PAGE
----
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The City Journals

New Taylorsville resident has travelled the globe summiting Mt. Everest and other mammoth peaks

Jun 18, 2019 04:20PM ● By Carl Fauver

Carol Masheter on the summit Vinson Massif — 16,050 feet elevation, highest peak in Antarctica — January 2012, at age 65 years 2 months. (Courtesy Carol Masheter)

By Carl Fauver | [email protected]

One of Taylorsville City’s newest residents is also one of its most accomplished in the world of high-altitude mountaineering.

Carol Masheter is one of the first 100 residents at the new and still growing Summit Vista Life Plan Community (3390 West 6200 South). And she could not have picked a more appropriately named home, given her passion for summiting the world’s highest peaks.

“I am currently the oldest woman to have reached the highest summit on all seven continents,” Masheter said. “In fact, I have reached the nine highest peaks on the seven continents, because there is some disagreement in the climbing community regarding which are the accepted seven highest peaks.”

Of course, that includes the two peaks even we valley dwellers are familiar with: Mount Everest (the highest peak in Asia and the world, at 29,029 feet) and Denali (formerly Mount McKinley), at 20,310 feet. In Alaska, it is the highest peak in North American.

And although summiting all of these peaks is undoubtedly Masheter’s most interesting personal story, she has many others. In fact, she could write a book. Oh, wait, she’s written two.

  • She and her sister, then ages 6 and 5, were diagnosed with polio and quarantined in a Kansas hospital for two weeks.
  • She averaged 100 miles per day on her bicycle for nearly 2,000 miles, riding solo, from Vancouver, British Columbia, to Ventura, California.
  • She moved east across the entire continent from California to Connecticut to take a job.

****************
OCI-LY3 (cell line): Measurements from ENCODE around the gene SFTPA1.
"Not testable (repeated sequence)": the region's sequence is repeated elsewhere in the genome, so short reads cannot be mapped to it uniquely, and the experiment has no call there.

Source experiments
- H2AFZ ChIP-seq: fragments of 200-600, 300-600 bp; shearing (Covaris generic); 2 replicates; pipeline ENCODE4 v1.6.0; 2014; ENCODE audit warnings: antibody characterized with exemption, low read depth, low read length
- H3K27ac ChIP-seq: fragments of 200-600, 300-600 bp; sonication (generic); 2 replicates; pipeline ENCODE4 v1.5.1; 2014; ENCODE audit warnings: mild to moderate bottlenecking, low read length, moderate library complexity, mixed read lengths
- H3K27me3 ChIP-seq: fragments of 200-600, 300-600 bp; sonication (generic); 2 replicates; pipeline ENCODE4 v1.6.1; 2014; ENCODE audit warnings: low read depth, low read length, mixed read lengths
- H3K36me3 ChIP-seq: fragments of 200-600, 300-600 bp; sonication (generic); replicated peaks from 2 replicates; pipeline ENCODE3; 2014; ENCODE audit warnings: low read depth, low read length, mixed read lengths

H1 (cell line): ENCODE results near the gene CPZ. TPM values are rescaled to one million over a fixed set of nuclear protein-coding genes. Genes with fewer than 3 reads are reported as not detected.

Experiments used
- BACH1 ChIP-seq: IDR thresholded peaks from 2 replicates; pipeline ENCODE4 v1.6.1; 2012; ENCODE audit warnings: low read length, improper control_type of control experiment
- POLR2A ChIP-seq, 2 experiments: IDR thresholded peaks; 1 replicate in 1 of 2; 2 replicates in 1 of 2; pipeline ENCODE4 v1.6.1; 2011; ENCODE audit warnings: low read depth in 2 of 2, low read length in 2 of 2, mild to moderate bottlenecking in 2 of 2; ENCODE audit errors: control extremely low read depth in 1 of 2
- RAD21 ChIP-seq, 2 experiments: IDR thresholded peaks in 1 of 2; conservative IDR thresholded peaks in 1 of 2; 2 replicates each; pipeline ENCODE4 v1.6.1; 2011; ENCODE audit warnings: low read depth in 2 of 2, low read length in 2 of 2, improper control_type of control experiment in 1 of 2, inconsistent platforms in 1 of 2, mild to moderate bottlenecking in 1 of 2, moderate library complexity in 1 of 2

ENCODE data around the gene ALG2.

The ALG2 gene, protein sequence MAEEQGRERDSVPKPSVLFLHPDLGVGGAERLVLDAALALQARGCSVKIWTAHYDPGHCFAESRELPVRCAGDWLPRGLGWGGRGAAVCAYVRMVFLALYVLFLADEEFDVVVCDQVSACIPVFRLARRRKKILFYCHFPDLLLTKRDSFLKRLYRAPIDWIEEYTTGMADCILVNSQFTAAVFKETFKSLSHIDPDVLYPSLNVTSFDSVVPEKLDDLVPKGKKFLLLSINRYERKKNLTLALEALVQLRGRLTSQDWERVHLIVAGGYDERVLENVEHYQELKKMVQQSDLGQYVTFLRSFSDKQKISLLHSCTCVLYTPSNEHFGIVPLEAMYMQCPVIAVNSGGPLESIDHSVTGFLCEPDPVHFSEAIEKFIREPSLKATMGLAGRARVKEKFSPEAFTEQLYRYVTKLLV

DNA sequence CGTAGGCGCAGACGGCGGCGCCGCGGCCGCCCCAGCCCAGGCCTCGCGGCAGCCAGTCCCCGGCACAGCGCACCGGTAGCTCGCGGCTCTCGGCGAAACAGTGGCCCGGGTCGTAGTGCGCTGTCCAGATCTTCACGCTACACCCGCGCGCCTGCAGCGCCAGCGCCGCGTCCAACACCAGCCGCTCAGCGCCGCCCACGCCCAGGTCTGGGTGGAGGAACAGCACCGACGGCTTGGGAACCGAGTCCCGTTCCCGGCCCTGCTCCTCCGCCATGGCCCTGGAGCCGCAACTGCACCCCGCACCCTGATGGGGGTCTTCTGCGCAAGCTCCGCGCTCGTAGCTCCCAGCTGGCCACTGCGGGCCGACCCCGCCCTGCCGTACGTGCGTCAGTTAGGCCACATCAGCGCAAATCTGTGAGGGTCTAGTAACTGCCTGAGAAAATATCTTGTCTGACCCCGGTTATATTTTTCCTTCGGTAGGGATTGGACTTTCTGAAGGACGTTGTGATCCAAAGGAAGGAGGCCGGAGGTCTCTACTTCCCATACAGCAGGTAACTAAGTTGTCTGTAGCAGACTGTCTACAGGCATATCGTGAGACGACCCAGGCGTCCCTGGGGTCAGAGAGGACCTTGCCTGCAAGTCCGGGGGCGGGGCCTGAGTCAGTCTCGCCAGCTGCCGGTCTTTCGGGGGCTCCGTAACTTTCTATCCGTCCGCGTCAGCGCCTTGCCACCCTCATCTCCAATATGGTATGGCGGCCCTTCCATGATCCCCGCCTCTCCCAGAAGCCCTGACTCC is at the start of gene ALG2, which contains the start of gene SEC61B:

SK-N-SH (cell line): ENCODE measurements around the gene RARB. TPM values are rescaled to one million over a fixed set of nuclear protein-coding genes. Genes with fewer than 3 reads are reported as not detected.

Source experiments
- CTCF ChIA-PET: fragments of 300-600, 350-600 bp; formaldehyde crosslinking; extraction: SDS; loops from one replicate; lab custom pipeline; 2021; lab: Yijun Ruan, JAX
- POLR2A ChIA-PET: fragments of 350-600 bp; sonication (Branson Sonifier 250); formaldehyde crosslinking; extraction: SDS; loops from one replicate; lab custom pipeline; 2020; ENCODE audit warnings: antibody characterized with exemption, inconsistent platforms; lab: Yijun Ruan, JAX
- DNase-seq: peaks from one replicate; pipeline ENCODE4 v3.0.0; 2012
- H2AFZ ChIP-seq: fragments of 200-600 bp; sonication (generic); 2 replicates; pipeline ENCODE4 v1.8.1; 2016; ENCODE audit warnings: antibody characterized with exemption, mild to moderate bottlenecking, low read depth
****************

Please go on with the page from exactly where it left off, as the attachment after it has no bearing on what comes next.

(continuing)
• She moved west across nearly the entire continent from New Jersey to Utah after accepting a job she applied for, primarily because “the University of Utah had a gorgeous picture of the Wasatch mountains at the top of the job posting.” 
  • She retired from another job in the Salt Lake Valley when a policy change would not allow her to take the necessary unpaid leave to complete her global summiting goal. 

“At a young age (while being treated for polio), I decided I did not like being labelled ‘weak,’” Masheter said. 

No one is giving her that label now.

Born in Southern California in 1946, Masheter is barreling toward her 73rd birthday without paying it much attention. She continues to plan her next adventures, now from her comfortable Summit Vista apartment home, which she had no plans to move into as early as she did.

“I attended one of their free informational lunches and got on a waiting list to move in a few years from now,” she said. “But last fall they had a cancellation, and I was able to get my place at a bit of a discount. So, I moved up the timeline, and here I am.”

One of the things that sold Masheter on her apartment is the breathtaking view it offers of the Wasatch Mountains.

“I know even when the day comes that I am no longer physically able to get out into my beloved mountains, I will have a wonderful view of them,” she said.

Masheter grew up in Orange County, California, which at that time was the fastest-growing county in America. Graduating from UCLA in 1968 (cum laude, with a chemistry degree), one of her professors helped her secure a research position at Wesleyan University in Middletown, Connecticut.